Education Reforms Work In Brazil
February 17, 1998
The success of administrative reforms in education in the Brazilian state of Minas Gerais should be of particular interest to American parents fed up with poor public school performance.
As of 1991, the Minas Gerais school system was in a shambles:
- Some 61 percent of students who began school at age 7 never completed the eighth grade.
- The 39 percent who did graduate repeated an average of four grades, and only 3 percent of all students were able to finish eighth grade without repeating a grade.
When the state's education minister proposed reforms including massive decentralization of the bureaucracy, as well as empowering parents in local school governance, teachers went on an 83-day strike. The teachers lost.
The education minister increased spending, set an annual budget allowance for each school, and granted them autonomy in administrative and curriculum matters. Perhaps most importantly, he set up a local board of parents, teachers and students over the age of 14 to govern each school.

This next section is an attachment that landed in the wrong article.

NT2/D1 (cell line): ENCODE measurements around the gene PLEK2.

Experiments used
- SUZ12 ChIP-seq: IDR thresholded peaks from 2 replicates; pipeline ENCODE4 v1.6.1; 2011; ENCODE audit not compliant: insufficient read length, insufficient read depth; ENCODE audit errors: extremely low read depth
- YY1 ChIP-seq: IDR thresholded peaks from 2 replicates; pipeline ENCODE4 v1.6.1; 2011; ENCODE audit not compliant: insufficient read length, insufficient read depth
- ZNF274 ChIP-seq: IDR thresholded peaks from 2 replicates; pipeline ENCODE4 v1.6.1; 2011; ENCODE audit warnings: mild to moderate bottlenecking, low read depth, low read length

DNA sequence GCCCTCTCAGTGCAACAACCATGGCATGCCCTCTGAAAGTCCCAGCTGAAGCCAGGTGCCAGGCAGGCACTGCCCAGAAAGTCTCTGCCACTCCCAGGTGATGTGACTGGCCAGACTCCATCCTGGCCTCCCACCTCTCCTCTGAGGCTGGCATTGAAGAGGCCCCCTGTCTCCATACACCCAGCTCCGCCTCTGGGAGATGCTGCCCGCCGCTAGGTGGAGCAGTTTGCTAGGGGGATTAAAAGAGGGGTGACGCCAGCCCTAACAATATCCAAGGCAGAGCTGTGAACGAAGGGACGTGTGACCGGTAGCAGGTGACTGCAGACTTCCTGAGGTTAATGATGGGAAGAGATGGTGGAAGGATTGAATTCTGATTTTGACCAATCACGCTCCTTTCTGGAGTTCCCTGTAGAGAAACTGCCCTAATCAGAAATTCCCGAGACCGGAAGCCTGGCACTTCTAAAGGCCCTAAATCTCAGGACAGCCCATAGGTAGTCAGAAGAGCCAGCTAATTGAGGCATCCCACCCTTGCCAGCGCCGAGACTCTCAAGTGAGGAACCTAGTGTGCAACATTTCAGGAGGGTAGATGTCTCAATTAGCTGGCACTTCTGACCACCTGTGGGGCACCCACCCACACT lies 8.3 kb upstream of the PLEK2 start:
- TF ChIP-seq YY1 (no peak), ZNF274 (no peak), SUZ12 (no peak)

- Only teachers, not civil servants, may apply for the job of principal, and applicants must take a written test -- one of the most contested points in the teachers' strike.
- Each applicant who passes the written test then must make an oral presentation to the parents on how he or she intends to manage the school.
- The parents then vote on which candidate is best and extend the new principal a three-year mandate.
The results in Minas Gerais "have been outstanding," according to a World Bank observer. Since 1992, math scores have more than doubled, and eighth grade graduation rates have climbed 47 percent. The number of primary school graduates going on to secondary school has more than doubled since 1991.
Source: Mary Anastasia O'Grady, "A Brazilian State Shows How to Reform Schools," Wall Street Journal, August 15, 1997.
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